As the investigation showed, the cause of the disaster was a breakdown that arose back at the start. At about 82 seconds into the flight, a piece of insulation detached from the left fairing, which struck the carbon-fibre panel of the Columbia’s left-wing and probably left a hole in the thermal insulation layer. Because of this, after entering the dense layers of the atmosphere, the leading edge of the left-wing began to heat up more than usual, the wing began to collapse, and after it, the shuttle itself collapsed.

Notably, incidents with detached pieces of thermal insulation from the shuttles were observed before, but the tests showed that they do not pose a threat to the astronauts.

Losing Columbia became a turning point in the Space Shuttle program. The shuttle astronaut flights were interrupted for several years, and in 2011 the programme was finally closed due to the high cost and high risk to astronauts’ lives.

SpaceShip Two crash, anomalies detected

On 31st October 2014, another astronaut was lost in space. It was Michael Elsbury, the pilot of the suborbital spacecraft SpaceShipTwo of Virgin Galactic. During the 55th test flight of the ship, serious anomalies were discovered, which led to the spacecraft crash. The cause was called crew error. The pilots unblocked the tail section of the vehicle ahead of time without gaining the necessary speed and also did not perform the necessary actions to transfer the tail section to a vertical position. As a result, the ship began to rotate around its axis and then fell apart. The wreckage was scattered over a radius of eight kilometres. First pilot Michael Elsbury was killed, but co-pilot Peter Sebold managed to eject. The pilot astronaut survived but was seriously injured.

Fortunately, the failure did not become fatal for the Richard Branson company. Virgin Galactic worked out the bugs and, in July 2021, carried out the first-ever suborbital tourist space flight, ushering in the era of space tourism.

People who have died in space (in chronological order)

To sum it up we have crafted this table, that contains information about all astronauts, who died in space or before reaching it, the spacecraft they were in and the cause of death.

Date

Astronaut

Country

Spacecraft

Death cause

Comments

1

23.03.1961

Valentin Bondarenko

USSR

Fire in the depressurization chamber while preparing for the flight

2

27.01.1967

Grissom Virgil

USA

Apollo-1

Fire during training a month before the liftoff

First astronauts to die aboard a spacecraft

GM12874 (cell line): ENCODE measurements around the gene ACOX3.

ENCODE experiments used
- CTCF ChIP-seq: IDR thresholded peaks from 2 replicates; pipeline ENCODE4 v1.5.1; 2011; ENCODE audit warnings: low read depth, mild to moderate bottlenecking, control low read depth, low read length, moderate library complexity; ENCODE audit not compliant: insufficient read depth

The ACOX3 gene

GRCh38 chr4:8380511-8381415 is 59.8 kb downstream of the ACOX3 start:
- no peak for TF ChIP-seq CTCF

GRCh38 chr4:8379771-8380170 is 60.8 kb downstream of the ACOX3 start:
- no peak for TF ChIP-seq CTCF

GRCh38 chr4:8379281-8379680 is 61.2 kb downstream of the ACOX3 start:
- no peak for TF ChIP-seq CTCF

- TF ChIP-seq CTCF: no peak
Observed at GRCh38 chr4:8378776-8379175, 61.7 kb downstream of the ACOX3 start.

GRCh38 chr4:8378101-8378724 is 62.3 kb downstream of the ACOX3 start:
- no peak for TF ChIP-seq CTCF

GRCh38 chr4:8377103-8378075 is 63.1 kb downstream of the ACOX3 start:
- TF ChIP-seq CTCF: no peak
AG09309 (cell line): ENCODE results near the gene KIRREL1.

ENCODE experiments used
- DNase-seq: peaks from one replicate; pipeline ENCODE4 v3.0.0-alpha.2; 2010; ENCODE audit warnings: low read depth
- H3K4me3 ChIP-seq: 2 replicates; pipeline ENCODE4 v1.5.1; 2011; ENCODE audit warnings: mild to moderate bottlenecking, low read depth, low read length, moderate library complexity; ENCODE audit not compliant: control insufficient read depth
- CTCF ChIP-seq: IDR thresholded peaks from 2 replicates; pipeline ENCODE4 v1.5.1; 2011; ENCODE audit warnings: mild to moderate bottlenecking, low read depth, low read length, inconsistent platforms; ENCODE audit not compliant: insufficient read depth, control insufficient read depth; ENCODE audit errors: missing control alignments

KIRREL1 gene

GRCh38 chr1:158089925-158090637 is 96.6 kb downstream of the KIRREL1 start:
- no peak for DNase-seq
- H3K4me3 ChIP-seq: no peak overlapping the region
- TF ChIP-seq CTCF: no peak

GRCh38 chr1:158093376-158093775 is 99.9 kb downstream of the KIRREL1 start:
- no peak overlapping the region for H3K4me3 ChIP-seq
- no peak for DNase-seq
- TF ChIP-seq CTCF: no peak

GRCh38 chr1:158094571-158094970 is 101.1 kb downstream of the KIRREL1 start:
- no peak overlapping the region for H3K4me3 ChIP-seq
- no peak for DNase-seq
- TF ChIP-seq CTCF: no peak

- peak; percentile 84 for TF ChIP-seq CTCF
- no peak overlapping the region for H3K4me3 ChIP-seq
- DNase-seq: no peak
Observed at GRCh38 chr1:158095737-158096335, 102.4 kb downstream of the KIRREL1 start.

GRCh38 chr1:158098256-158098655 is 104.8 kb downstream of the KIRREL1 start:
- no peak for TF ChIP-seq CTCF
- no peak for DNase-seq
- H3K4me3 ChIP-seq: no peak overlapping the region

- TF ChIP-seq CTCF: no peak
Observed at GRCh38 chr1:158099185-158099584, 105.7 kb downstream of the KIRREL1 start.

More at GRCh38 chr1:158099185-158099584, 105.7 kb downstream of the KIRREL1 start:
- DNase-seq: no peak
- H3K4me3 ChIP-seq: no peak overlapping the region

3

27.01.1967

White Edward

USA

4

27.01.1967

Chaffee Roger

USA

5

24.04.1967

Komarov Vladimir

USSR

Soyuz-1

Failure of the parachute system at the final stage of the ship’s descent

The first dead astronaut in the history of manned astronautics

6

30.06.1971

Volkov Vladislav

USSR

Soyuz-11

Depressurization of the descent vehicle at an altitude of more than 150 km

First astronomer in orbit

7

30.06.1971

Dobrovolsky Georgiy

USSR

8

30.06.1971

Patsaev Viktor

USSR

9

28.01.1986

Jarvis Gregory

USA

Shuttle Challenger

Explosion of an external fuel tank at the 73rd second of flight

The first participant in the “Teacher in Space” project

10

28.01.1986

McNair Ronald

USA

11

28.01.1986

McAuliff Christa

USA

12

28.01.1986

Onizuka Allison

USA

13

28.01.1986

Reznik Judith

USA

14

28.01.1986

Scobie Francis

USA

15

28.01.1986

Smith Michael

USA

16

01.02.2003

Anderson Michael

USA

Shuttle Columbia

Shuttle explosion in the Earth’s atmosphere 16 minutes before landing

17

01.02.2003

Brown David

USA

18

01.02.2003

McCool William

USA

19

01.02.2003

Chawla Kalpana

USA

20

01.02.2003

Clark Laurel Blair Salton

USA

21

01.02.2003

Ramon Ilan

Israel

22

01.02.2003

Husband Rick Douglas

USA

23

31.10.2014

Michael Elsbury

USA

Virgin SpaceShipTwo

VSS Enterprise

Destruction after undocking from the mother ship due to erroneous actions of the crew

Suborbital test flight

What will the future bring?

Experts predict the rapid growth of the space industry in the next ten years. Humanity is going to return to the Moon, colonise Mars, fly into space for weekends, build orbital hotels and move between continents on rockets, because it is 20 times faster than a plane. It means that 600 people will turn into thousands, and we sincerely hope that no more astronauts will be lost in space.

Related Articles

Explore Orbital Today